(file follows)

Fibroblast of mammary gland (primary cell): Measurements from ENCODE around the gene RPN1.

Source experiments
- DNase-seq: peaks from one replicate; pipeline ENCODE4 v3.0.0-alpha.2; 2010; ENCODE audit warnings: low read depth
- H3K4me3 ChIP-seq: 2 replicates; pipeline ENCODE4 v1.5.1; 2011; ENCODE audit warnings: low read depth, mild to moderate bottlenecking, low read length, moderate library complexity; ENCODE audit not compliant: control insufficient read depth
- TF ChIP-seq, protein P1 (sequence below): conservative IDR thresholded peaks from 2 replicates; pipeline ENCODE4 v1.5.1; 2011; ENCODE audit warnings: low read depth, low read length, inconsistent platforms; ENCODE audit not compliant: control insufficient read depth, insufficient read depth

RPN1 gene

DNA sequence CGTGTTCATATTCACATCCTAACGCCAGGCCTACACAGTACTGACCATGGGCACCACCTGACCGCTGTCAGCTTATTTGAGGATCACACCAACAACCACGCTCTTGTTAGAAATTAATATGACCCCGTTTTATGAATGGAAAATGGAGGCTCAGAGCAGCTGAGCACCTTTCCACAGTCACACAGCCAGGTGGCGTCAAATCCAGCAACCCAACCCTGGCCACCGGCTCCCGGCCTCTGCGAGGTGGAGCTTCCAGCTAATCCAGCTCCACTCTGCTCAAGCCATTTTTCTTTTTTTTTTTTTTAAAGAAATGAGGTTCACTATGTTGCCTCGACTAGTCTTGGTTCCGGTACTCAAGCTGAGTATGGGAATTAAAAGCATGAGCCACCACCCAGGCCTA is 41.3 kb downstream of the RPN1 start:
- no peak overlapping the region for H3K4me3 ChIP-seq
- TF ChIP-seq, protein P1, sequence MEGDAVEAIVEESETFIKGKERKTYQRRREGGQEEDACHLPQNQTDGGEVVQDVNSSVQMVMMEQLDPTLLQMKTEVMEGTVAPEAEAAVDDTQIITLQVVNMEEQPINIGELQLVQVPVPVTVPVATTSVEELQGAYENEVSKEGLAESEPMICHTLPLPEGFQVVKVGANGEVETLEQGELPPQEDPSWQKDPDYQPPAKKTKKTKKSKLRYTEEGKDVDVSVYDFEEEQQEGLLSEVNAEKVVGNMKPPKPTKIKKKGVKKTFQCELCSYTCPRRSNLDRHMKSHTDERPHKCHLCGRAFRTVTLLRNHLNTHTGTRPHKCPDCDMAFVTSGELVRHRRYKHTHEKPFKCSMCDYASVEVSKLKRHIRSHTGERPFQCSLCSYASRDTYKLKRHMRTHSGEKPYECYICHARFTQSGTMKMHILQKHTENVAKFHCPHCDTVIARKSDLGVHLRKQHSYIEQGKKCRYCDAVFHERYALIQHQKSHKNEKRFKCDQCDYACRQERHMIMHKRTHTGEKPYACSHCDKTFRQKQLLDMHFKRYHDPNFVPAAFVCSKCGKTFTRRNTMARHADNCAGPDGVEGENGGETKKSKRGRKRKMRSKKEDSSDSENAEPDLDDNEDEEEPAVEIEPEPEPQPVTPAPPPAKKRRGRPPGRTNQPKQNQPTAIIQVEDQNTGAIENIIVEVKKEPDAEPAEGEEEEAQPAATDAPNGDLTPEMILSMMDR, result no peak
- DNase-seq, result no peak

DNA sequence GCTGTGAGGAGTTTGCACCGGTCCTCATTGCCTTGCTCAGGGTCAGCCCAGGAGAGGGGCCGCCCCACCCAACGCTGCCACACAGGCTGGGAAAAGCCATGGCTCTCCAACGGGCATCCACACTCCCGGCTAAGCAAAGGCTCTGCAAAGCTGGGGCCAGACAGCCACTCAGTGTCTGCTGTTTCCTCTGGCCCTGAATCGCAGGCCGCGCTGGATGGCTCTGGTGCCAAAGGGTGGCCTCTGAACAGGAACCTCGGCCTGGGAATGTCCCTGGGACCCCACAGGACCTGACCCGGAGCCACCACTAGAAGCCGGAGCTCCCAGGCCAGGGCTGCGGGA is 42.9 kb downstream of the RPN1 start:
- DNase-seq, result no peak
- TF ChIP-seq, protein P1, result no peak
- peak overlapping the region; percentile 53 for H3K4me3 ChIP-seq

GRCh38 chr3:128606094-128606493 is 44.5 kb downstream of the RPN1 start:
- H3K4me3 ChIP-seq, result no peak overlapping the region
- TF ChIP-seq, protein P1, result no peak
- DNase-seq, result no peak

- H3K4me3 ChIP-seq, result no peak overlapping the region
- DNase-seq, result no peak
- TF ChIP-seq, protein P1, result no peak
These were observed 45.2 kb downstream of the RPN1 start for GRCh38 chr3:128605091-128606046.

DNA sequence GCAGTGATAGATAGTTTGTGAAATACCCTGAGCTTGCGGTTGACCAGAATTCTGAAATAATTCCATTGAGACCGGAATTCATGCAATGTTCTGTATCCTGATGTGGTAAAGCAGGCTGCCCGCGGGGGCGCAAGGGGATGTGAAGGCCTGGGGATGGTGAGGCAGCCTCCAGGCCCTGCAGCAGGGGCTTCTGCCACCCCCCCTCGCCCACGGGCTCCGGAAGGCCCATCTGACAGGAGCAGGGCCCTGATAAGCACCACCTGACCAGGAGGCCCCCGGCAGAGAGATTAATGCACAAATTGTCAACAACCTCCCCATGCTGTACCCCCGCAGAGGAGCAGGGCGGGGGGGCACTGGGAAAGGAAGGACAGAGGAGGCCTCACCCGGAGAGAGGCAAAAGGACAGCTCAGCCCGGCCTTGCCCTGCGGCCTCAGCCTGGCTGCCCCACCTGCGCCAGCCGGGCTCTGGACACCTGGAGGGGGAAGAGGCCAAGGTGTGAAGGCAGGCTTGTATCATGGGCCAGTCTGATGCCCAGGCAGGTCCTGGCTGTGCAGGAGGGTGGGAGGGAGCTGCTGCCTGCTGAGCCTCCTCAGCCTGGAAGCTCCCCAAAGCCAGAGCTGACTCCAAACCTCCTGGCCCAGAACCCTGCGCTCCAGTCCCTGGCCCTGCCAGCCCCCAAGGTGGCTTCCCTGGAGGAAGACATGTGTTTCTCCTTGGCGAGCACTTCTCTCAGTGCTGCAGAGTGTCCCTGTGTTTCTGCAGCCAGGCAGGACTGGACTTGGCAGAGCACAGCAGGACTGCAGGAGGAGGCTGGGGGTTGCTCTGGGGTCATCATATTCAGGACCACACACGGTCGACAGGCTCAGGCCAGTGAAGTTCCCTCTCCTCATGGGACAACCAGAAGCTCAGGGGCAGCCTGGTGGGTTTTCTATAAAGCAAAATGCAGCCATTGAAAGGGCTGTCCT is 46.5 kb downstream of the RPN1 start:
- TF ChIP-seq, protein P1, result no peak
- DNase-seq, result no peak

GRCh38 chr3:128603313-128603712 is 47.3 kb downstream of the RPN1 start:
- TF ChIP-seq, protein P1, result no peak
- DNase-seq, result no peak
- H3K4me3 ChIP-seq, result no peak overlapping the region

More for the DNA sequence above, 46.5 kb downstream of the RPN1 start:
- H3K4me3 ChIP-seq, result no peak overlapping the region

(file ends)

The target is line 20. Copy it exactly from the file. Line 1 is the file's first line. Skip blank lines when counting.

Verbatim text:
- DNase-seq, result no peak